Oil vs. Oil-Free Air Compressors
Air compression is essential in several industries, including the pharmaceutical, automotive, food and beverage, and agricultural sectors. There are several air compressor variations; for instance, some handle heavy-duty applications better than others. However, you can typically place air compressors into two overarching categories: oil-lubricated compressors and oil-free compressors.
Oil-Lubricated Air Compressors
All air compressors have moving parts. You must lubricate these moving parts to avoid damaging your air compressor. If you do not adequately lubricate your compressor, it will fail to function correctly. Oil is the most common lubrication material used for machinery, and traditional oil-lubed compressors utilize this tried-and-true medium.
Oiled compressors are rugged and durable, and their oil usage makes them ideal for industrial applications. They tend to produce a lot of heat, but the oil acts as a coolant.
Oil-lubricated compressors are versatile and reliable, but they have some drawbacks. For one, they require a lot of maintenance, and operators have to check oil levels and change the oil and oil filters on a regular basis. Additionally, their large size makes them impossible to transport, so you have to permanently install them at a single location.
The most glaring drawback of using oil-lubricated compressors is the risk of oil contamination. The oil used to lubricate, seal, and cool the machine leaves oil content in the compressed air that you must remove via separation or filtration. In industries where air purity is critical (particularly in sterile environments), even the tiniest drop of oil risks contamination.
Oil contamination can cause product spoilage, rework, production downtime, and even damage to your brand’s reputation if you do not correct the issue. This is where oil-free compressors come into play…
Oil-Free Air Compressors
Oil-free compressors use an alternative sealing, cooling, or lubrication medium, such as water, eliminating the risks and associated costs of oil contamination. Companies use oil-free compressors for applications where even the slightest bit of oil carry-over is unacceptable.
For example, pharmaceutical manufacturing companies must have no hydrocarbons in their products or the air in their production facilities. The same is true for food and beverage companies, such as bottling companies and food packaging manufacturers, because air comes into direct contact with their products.
Here is a list of industries and applications that typically require oil-free air compressors to avoid oil contamination.
- Food & Beverage
- Life Science
- Power Generation
Common Oil-Free Compressor Misconceptions
There are a few myths floating around that people use to discredit oil-free air compressors. We’re going to debunk a few of these myths.
Oil-Free Compressors Are Extremely Loud
We can’t deny that oil-free compressors used to be much noisier than their traditional oil-lubricated counterparts. However, modern oil-free compressors are not nearly as loud as people make them out to be. Today’s oil-free compressors utilize direct-drive, dual-piston pumps and sound-reducing technology, making noise a non-issue.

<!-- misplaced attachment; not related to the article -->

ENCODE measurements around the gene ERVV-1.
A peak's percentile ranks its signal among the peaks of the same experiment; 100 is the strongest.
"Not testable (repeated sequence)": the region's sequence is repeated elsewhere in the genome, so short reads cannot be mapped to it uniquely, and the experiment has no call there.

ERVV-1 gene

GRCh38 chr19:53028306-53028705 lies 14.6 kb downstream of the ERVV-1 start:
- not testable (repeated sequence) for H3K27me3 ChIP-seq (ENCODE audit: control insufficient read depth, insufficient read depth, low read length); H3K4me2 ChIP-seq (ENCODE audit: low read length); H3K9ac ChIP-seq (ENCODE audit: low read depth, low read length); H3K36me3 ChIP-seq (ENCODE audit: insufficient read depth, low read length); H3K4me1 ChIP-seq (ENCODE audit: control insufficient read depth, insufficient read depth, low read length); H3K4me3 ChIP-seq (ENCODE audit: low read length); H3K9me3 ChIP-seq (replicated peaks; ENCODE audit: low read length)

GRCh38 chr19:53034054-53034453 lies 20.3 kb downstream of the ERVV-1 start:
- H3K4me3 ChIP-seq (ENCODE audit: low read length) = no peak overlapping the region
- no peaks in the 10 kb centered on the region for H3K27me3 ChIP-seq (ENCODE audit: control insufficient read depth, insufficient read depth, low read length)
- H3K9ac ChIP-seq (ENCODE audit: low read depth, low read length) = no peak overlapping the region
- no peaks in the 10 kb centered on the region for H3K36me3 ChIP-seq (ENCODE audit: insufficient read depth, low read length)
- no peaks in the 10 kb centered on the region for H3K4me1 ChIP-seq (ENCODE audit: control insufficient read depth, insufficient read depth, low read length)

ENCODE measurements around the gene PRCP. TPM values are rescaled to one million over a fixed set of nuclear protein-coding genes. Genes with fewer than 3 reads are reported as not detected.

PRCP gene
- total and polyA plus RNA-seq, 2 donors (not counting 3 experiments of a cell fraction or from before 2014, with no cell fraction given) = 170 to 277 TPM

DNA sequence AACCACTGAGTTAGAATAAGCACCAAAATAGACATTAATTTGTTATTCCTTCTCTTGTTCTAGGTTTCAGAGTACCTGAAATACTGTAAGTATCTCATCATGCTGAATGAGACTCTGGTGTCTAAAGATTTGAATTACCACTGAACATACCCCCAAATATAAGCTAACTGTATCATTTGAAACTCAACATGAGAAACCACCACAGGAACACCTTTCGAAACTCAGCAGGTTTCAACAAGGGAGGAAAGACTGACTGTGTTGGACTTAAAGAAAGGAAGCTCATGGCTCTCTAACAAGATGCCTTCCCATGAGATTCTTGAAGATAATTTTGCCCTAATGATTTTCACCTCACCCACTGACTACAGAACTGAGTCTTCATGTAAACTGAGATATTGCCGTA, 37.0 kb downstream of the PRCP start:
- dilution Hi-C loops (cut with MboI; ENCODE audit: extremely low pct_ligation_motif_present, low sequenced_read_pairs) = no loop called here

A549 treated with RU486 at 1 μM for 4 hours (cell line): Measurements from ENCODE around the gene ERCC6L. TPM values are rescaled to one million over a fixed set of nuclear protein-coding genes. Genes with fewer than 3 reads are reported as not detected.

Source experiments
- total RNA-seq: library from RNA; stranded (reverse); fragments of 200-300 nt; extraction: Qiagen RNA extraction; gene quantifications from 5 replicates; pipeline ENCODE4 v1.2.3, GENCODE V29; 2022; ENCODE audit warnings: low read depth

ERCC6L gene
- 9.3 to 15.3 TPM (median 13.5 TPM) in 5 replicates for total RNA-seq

Oil-Free Compressors Have Shorter Lifespans
The biggest argument against oil-free compressors is their relatively short life expectancy. Again, this may have been the case back in the day, but today’s oil-free compressor lifespans are no longer an issue.
Oil-free technology has advanced significantly, allowing oil-free compressors to run cooler and last longer. Plus, they require less maintenance than oil compressors. However, you will likely have to replace the airend on an oil-free compressor before you have to replace the airend on a well-maintained oil-flooded compressor.
Oil-Free Compressors Run Hotter
While it is true that oil acts as a heat-transfer material and keeps compressors cool, the dual-pump designs of oil-free compressors allow them to achieve the desired CFM/PSI in half the number of revolutions as it takes an oil compressor.
Compare and Contrast the Pros and Cons of Oil and Oil-Free Compressors
Air compressors cover several platforms, including reciprocating, scroll, and centrifugal, and each platform has distinct advantages and applications. However, these are some general advantages and disadvantages of oil-flooded and oil-free compressors.
Advantages of Oil-Lubricated Air Compressors
- Better suited for heavy-duty and industrial applications
- Operate longer before needing an airend replacement
Disadvantages of Oil-Lubricated Air Compressors
- Very heavy; permanently installed at a single location
- Require far more maintenance and need to be oiled regularly
- More expensive to lubricate
- Oil contaminates the surrounding air
Advantages of Oil-Free Air Compressors
- Compact and portable design
- Don’t require manual lubrication
- Easier to operate
- Suited for applications jeopardized by oil contamination
- Better for non-commercial purposes
Disadvantages of Oil-Free Air Compressors
- More expensive
- Can’t handle heavy-duty applications as well as oil-injected compressors
- Will probably require an airend replacement sooner than an oil-injected compressor
Which One Is Right for You?
While both oil-flooded and oil-free air compressors have pros and cons, in the end, your application will most likely determine which one is better suited for you. If oil contamination could put your business at risk, then an oil-free compressor is the way to go. If you need an air compressor for a heavy-duty, industrial application, an oiled air compressor is the one for you.
C&B Equipment is a licensed distributor of both oil-flooded and oil-free Gardner Denver air compressors. We can help you determine which air compressor is the right one for your business. Reach out to us today and consult with one of our air compressor experts!